Terminating a 403(b) Plan

May 19, 2009 (PLANSPONSOR (b)lines) - The final 403(b) regulations brought additional (though incomplete) clarity to an important topic: terminating a 403(b) plan.

Moreover, the importance of this topic has grown for the broad spectrum of employers eligible to sponsor 403(b) plans, in light of those very same regulations.

Prior to the final regulations, plan termination was not a critical issue for many public employer plans. Without the requirement of a written plan, and with distribution restrictions almost universally imposed by the investment product(s) selected by the plan sponsor, in many cases a public sector plan sponsor might simply cease contributions and lift any plan restrictions in excess of those required under the Code.

Investment providers would be responsible for administering the withdrawal restrictions, the loan limitations, and the minimum distribution rules (for individuals age 70 ½ or older), as they were for many such plans. Of course, under the final regulations, that employer would remain responsible at least for properly allocating those responsibilities to the investment providers.

By contrast, many plans of private tax-exempt employers are subject to Title I of ERISA, and, as such, have been subject to a written plan requirement since their inception, along with requirements for filing annual returns (Form 5500), distributing summary plan descriptions, and generally following applicable ERISA requirements. For those plans, the concept of plan termination takes on increasing significance: once a plan is properly terminated, the plan sponsor can file the final Form 5500.

The question has been what constitutes distribution of the assets, for purposes of qualifying as a termination. Also, if the Section 403(b) plan did not waive otherwise applicable withdrawal restrictions in the event of plan termination, could the assets be considered distributed for purposes of ERISA but not for purposes of the Code?   A number of employers and their counsel wrestled with that question, and made their individual decisions.

The final 403(b) regulations answered a part of the question, providing that required withdrawal restrictions could be bypassed in the event of plan termination. However, to qualify, certain requirements must be satisfied, including:

  • All assets must be distributed to the individual participant from the plan, either in cash or in the form of an annuity contract. (For purposes of IRS rules, a certificate under a group annuity contract is considered an annuity contract.)
  • No contribution may be made by the plan sponsor to any 403(b) plan for one year following the 403(b) plan termination. Employers maintaining more than one 403(b) plan and proposing to terminate only one of them would be required to suspend contributions to any remaining 403(b) plan for a year following the final termination distribution, with certain very limited exceptions.

For a number of 403(b) plans, termination may not be a readily available option.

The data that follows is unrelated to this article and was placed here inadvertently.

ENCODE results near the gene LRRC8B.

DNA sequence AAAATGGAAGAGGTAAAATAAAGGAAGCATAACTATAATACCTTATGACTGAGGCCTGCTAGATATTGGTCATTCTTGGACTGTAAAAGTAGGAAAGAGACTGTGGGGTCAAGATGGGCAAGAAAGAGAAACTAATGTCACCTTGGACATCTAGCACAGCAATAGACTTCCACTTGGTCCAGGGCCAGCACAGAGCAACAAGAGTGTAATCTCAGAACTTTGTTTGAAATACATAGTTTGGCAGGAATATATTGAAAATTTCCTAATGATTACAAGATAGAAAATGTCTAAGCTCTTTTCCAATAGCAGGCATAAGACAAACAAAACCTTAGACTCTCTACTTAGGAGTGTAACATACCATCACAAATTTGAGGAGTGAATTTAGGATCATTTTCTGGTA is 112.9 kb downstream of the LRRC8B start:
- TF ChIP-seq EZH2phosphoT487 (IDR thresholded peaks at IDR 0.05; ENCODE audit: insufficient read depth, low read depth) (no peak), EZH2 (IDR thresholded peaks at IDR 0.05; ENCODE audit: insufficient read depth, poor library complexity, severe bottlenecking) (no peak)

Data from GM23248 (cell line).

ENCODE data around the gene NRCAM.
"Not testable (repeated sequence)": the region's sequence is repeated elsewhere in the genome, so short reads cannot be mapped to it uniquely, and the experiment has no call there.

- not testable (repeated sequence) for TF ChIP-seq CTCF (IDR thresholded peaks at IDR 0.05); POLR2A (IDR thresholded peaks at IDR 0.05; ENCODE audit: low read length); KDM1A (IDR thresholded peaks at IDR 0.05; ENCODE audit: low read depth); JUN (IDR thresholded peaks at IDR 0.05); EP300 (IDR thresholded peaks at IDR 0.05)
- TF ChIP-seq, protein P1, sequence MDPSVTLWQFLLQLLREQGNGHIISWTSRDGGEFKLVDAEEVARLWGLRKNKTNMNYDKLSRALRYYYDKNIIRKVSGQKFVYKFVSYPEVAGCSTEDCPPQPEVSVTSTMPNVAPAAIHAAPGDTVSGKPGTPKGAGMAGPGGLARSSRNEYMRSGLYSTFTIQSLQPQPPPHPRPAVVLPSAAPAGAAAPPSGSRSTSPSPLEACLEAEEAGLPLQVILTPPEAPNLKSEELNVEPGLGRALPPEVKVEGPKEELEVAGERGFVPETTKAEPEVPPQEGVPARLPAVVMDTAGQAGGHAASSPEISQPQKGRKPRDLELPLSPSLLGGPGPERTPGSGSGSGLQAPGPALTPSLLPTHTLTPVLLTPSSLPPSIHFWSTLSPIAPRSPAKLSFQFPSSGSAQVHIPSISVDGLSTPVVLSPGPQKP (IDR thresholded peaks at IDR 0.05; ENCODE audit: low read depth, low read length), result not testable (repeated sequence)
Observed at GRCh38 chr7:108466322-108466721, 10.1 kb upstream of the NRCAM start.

For example:

  • A public school that did not maintain a written plan prior to the final regulations may not have retained authority to require a cash distribution from all of the annuity contracts and custodial accounts maintained under the plan, and the addition of   a written plan may not by itself be able to confer that authority on the employer. An in-kind distribution of the annuity contract that otherwise satisfies the requirements of the regulations generally can avoid this standoff; however, a similar option is not available for custodial accounts.
  • A college or university (or any other qualifying 403(b) plan sponsor) with multiple 403(b) plans cannot terminate one plan unless it is prepared to cease contributions to the other 403(b) plan(s) that it maintains.
  • A private tax-exempt employer may have an issue similar to the public school example if it has maintained a voluntary non-ERISA 403(b) plan. A critical requirement for such a plan is that the employer could not have had the authority to exercise contractual or account rights (such as imposing distribution elections), regardless of whether those rights were actually exercised. Contractually, a decision that those rights now exist might necessarily mean that they always did, potentially striking a blow to the employer's prior view of its limited plan involvement.
  • A private tax-exempt employer may have another issue, depending upon the position taken by the Department of Labor regarding which contracts and accounts are included in the plan. For example, the IRS allows a plan to exclude contracts and accounts with providers that were deselected prior to 2005. If the Department of Labor instead required the plan to include all contracts and accounts with positive cash value which have not otherwise been distributed out of the plan, then the employer may need to take into account a larger number of contracts and accounts in determining whether termination distributions can be accomplished.

An employer that decides to cease all contributions to a 403(b) plan, but finds itself either unable or unwilling to take all of the steps to terminate that plan, still has the ability to freeze the plan. A frozen plan, however, will still require a written plan as well as ongoing compliance with the requirements of the final 403(b) regulations.

- Richard Turner serves as Vice President and Deputy General Counsel for VALIC. Turner has worked extensively with retirement plans and products for 25 years and is a frequent speaker on the topic. He is also a contributing author of the "403(b) Answer Book."

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